February 11, 2013 was one of the most difficult days in the history of the Delaware Judiciary. The events that occurred on the morning of February 11 " the tragic shooting in the lobby of the New Castle County Courthouse (NCCCH) in Wilmington " cost two victims their lives, injured two Capitol Police officers, and represented a direct attack, not only on the victims, but also on the justice system. At the beginning of the courthouse day, which is the busiest time for jurors, litigants, court employees and others to enter the NCCCH, the former father-in-law of a litigant entered the lobby and shot and killed his former daughter-in-law and her friend as they entered the lobby to attend a child support hearing. Capitol Police officers in charge of courthouse security succeeded in securing the courthouse entrance, but not before two officers were hit in the chest by the gunman's bullets. Luckily, neither of the officers' injuries were fatal, thanks to their bulletproof vests. The gunman took his own life at the entrance doors after being wounded by Capitol Police gunfire.
"These attacks could ‘easily have shaken our system to its core because it attacked the center of our justice system " our courts'. It is through our preparatory actions (while hoping that an event like this will never occur), and our reactions after a tragic event like this one, that those in the courts and state government come together to demonstrate our commitment to justice."
Chief Justice Myron T. Steele
Directly following the shooting, emergency procedures went into effect. First responders, including police from all state and local agencies, and court security officers, reacted immediately and began the process of searching and securing the courthouse. Security officers gathered employees to ensure their safety, interviewed those who witnessed the shootings, and then evacuated the courthouse. The Administrative Office of the Courts (AOC) staff, in coordination with Chief Justice Myron T. Steele and the Courts' Operational Policy Committee, consisting of a judicial representative from each court in that building, led the emergency response activities for the courts.
Following the shooting, there was an outpouring of support and offers of assistance to the courts from all segments of the community, including Governor Jack Markell and his staff, legislators, and many others, during that day and the days that followed. The AOC communicated critical information to NCCCH staff and the public through email, website postings, and press releases. Counseling services were made available for the approximately 650 employees working in the NCCCH and members of the public directly affected by the shootings, by phone (24 hours a day) or in person off-site the day immediately following the shootings, and on-site when the courthouse reopened. Tremendous efforts were made by all to ensure that the courthouse lobby and security were ready for court employees to return to the courthouse on February 13, 2013. That day, with employees in attendance and very limited access to the building by the public, allowed the court employees time to attend a briefing with Chief Justice Steele and to meet with victims' assistance/crisis counselors located in the NCCCH. Over 200 employees, and several members of the public, took advantage of the opportunity to meet with counselors that day. The next day, Thursday, February 14, 2013, the NCCCH was reopened to the public and full operations resumed.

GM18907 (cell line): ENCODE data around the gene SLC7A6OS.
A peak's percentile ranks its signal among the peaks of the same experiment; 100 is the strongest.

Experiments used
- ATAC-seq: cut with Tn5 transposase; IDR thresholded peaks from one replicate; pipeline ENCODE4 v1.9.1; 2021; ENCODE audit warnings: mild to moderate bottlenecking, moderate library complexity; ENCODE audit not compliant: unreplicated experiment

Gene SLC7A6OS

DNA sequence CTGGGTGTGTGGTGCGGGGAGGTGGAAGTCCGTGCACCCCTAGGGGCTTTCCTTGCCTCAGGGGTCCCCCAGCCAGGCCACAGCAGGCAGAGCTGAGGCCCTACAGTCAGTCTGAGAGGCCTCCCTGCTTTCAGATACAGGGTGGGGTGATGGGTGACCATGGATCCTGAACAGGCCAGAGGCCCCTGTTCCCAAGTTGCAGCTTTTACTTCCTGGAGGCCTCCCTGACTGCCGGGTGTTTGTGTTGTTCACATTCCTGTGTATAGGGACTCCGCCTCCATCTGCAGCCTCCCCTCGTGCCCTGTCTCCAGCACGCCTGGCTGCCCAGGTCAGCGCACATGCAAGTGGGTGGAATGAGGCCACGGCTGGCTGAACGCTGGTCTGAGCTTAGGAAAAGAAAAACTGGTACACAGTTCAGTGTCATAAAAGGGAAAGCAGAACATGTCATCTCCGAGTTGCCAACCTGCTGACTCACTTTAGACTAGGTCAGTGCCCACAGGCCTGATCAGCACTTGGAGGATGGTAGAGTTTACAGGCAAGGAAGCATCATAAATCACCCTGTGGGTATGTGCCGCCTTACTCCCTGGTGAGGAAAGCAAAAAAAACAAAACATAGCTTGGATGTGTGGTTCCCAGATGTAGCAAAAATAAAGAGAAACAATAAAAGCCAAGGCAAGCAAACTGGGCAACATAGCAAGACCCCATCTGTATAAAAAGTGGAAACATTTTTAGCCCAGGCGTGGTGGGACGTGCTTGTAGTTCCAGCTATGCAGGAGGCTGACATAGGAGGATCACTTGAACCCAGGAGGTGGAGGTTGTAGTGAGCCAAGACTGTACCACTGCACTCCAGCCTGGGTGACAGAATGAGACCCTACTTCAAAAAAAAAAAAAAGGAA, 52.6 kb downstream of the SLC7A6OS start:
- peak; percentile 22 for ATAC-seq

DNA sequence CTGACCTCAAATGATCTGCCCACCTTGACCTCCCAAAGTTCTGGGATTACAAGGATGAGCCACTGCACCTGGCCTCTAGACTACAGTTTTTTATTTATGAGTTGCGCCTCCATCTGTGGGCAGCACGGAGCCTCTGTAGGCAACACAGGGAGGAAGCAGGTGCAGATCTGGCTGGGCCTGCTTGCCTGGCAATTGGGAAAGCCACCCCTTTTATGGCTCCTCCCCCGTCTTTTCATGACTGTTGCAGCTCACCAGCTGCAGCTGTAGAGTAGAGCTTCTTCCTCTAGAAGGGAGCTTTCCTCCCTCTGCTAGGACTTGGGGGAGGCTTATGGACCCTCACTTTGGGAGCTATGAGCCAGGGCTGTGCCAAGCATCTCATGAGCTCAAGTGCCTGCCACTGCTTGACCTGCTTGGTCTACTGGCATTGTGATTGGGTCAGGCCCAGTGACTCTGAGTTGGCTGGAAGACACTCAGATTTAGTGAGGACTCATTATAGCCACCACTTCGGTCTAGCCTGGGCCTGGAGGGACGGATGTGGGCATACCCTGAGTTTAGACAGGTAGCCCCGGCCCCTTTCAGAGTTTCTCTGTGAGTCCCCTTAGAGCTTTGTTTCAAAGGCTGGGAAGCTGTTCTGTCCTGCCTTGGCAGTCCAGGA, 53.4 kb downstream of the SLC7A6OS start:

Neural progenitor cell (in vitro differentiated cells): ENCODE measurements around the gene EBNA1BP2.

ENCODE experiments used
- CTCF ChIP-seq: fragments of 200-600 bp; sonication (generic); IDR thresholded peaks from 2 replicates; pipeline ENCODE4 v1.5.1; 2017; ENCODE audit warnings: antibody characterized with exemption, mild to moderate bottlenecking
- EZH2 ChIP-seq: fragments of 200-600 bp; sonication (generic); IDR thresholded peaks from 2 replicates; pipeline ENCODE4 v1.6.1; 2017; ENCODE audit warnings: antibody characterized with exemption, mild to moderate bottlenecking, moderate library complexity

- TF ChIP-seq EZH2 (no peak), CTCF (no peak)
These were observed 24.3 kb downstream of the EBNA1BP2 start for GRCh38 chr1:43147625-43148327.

In his remarks to the court employees on February 13, the Chief Justice addressed the difficulty of balancing the goals of security and access to justice, and spoke of future efforts to "look thoughtfully at the lessons we take away from this tragedy and apply them to our mission." He spoke of the heroism of the Capitol Police officers who "kept what was a very tragic event from being catastrophic," and of the importance of security training, including active shooter training, which occurs regularly at the NCCCH. He expressed his appreciation for the employees of the Judicial Branch, who displayed tremendous professionalism and resilience against adversity, including their "awe-inspiring" calm execution of the evacuation order, "their patience in the hours after the event waiting for the ‘all clear' sign before they could return home to loved ones," and "willingness to come back to the courthouse to perform their important work." He concluded: "Sadly, these types of acts of violence are no longer infrequent events. As the National Center for State Courts reported on February 12, 2013, the NCCCH shooting was at the least the sixth violent attack either in or directly outside a courthouse across the nation in the last 18 months. The seventh incident, involving a shooting outside a courthouse in South Carolina, occurred on Wednesday, February 13, 2013. All of us in the court and justice communities must make sure that we have procedures and structures in place to prevent, whenever possible, and manage, when necessary, horrific events like what occurred in the New Castle County Courthouse in Delaware."
SECURITY TRAINING EXERCISE AT THE NEW CASTLE COUNTY COURTHOUSE
Members of Capitol Police and security personnel at the New Castle County Courthouse will be participating in a Homeland Security Tabletop Exercise Program (Wilmington) in June 2013. This will provide an excellent opportunity for law enforcement, first responders, court security officers, homeland security and the U S Marshal's Service to participate in a joint Active Shooter training exercise.
The training exercise will focus on:
The program will be hosted by Delaware Emergency Management Agency and the City of Wilmington's Office of Emergency Management.
For further information, contact email@example.com